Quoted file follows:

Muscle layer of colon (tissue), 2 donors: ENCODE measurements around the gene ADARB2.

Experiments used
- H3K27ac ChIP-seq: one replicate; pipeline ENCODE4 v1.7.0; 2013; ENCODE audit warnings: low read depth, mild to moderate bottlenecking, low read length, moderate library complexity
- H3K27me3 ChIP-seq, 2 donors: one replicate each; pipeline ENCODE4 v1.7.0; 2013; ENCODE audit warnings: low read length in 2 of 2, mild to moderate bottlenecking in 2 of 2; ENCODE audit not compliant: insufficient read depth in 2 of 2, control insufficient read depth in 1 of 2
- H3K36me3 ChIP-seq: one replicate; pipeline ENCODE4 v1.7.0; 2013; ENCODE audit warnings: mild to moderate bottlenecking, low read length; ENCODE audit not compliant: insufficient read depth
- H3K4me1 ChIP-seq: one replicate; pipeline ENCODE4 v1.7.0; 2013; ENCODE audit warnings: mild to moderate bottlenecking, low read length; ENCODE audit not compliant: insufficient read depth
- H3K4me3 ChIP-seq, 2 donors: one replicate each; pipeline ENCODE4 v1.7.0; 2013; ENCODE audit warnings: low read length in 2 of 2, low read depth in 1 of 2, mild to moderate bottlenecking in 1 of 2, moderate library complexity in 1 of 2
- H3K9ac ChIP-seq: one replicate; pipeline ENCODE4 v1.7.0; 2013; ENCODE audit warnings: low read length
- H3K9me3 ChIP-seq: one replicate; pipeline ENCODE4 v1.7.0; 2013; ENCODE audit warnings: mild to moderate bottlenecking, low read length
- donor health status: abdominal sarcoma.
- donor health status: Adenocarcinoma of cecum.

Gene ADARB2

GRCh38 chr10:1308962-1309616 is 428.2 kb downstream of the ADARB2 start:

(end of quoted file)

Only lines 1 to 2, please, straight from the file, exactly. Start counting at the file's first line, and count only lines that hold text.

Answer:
Muscle layer of colon (tissue), 2 donors: ENCODE measurements around the gene ADARB2.

Experiments used